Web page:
Ticket to Ride by Judy Rouse

Judy gave this talk supported by husband Chris in the audience. She entertained our branch with a well balanced and informative talk on the origins of passenger train travel. Going back to 1830 when only one hundred miles of rail track existed progressing to 1852 when it had reached over six thousand six hundred miles in length.

She spoke of difficulties in travel before railways involving toll roads, carriages, horses, and servants. Some who did not own a carriage rented but this was only affordable by those with money, the poor had mainly only one option that was to walk.

The railways came about by the need to move materials, coal and other goods. The first passenger journey is recorded as being thirty one mile and took one and a quarter hours. Parliamentary Acts laid down the cost of travel in 1859 at just 1p per mile

Judy also described the difficulty of scheduling journeys with a large number of train operating companies and even the country was operating differing time zones. Comparing London time in 1852, Reading was plus 4 minutes going to the extreme of Exeter being 18 minutes ahead of London.

The Railway Travellers’ hand book and Bradshaw’s published schedules for journeys.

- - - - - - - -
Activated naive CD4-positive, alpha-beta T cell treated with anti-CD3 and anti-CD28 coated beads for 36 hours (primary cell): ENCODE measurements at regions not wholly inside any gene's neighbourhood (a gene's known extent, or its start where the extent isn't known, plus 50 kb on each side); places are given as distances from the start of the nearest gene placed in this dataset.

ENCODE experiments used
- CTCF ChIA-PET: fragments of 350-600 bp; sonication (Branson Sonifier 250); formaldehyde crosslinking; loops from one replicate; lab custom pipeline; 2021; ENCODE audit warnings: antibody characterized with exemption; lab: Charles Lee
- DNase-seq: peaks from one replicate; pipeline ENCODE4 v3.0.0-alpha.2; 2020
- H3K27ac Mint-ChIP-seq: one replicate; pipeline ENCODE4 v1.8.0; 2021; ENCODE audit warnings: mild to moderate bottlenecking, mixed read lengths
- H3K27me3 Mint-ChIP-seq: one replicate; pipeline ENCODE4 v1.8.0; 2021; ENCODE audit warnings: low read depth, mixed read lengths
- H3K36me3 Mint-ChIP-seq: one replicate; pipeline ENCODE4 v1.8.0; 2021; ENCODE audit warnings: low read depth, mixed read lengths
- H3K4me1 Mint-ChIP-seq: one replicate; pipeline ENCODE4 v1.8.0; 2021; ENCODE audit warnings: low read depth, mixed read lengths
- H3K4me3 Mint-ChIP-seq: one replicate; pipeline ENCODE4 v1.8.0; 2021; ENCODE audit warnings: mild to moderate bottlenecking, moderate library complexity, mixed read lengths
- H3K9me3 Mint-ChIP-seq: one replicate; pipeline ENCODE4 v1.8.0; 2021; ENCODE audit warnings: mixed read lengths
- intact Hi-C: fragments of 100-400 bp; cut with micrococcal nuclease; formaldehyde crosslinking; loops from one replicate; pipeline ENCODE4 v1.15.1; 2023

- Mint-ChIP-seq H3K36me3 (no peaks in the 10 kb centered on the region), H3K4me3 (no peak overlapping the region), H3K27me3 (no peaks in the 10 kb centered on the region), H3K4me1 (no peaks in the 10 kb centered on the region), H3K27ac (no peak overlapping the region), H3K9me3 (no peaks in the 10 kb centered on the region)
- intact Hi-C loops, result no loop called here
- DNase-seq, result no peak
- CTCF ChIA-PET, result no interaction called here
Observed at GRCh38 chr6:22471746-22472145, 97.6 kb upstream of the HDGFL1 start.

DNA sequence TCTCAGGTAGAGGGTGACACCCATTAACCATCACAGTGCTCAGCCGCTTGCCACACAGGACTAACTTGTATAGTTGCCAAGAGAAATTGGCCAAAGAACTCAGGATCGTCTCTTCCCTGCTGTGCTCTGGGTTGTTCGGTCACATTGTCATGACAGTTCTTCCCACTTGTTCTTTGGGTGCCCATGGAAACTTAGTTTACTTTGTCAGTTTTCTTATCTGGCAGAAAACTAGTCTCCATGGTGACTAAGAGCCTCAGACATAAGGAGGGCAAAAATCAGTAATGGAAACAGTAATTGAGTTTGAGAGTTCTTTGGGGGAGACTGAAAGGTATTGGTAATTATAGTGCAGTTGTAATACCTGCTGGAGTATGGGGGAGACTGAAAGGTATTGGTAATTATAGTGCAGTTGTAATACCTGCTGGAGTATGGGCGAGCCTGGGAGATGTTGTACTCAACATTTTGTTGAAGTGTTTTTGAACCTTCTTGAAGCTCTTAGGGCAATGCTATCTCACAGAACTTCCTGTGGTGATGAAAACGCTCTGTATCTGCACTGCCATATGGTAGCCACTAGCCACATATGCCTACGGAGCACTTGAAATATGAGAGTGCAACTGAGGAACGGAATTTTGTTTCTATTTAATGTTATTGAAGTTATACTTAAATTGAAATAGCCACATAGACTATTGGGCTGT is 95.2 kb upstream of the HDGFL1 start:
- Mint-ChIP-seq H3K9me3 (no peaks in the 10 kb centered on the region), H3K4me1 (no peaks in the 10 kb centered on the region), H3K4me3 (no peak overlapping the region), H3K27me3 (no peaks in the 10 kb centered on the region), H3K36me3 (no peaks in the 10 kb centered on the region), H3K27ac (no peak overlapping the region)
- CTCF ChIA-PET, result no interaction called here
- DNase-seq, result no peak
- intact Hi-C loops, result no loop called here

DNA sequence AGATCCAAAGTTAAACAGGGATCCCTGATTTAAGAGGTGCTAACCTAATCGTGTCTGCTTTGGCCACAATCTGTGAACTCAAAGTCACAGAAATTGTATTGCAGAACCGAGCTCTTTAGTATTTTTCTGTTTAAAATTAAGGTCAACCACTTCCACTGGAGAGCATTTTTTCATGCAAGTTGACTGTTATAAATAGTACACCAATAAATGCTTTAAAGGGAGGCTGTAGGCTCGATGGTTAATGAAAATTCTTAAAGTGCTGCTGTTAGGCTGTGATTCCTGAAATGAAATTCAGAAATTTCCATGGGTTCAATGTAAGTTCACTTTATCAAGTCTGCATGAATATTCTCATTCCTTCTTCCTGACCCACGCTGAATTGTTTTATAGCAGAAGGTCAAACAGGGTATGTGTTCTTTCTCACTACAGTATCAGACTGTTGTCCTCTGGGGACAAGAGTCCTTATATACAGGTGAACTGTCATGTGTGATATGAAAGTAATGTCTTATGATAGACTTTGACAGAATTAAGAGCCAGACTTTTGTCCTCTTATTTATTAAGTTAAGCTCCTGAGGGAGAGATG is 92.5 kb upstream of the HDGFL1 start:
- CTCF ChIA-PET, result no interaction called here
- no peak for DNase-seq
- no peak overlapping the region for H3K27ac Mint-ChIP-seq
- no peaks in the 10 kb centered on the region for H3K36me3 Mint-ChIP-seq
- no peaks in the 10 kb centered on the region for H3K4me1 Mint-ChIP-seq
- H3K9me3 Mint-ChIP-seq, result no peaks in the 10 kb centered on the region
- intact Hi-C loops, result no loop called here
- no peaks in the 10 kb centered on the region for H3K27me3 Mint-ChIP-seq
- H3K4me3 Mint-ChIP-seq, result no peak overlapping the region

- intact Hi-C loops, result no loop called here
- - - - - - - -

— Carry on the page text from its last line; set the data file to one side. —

Parliament passed an Act in 1861 regulating smoking on carriages. Women had separate carriages and waiting rooms.

Judy spoke of the perils of travel noting in the early days no signalling system, resulting in collision of trains on the same track, boiler explosions, open carriages leaving passengers at the mercy of the elements, lack of toilet facilities, and no lighting of carriages.

Gradually from 1875 there appeared facilities at stations and included Luncheon baskets, waiting rooms and refreshment rooms, although the train did not stop long at the station and one had to hurry with eating your snack.

She concluded by talking of Victorian excursions and trips to the sea side.

I thoroughly enjoyed her talk which was delivered at a good pace and was well illustrated by projected slides.

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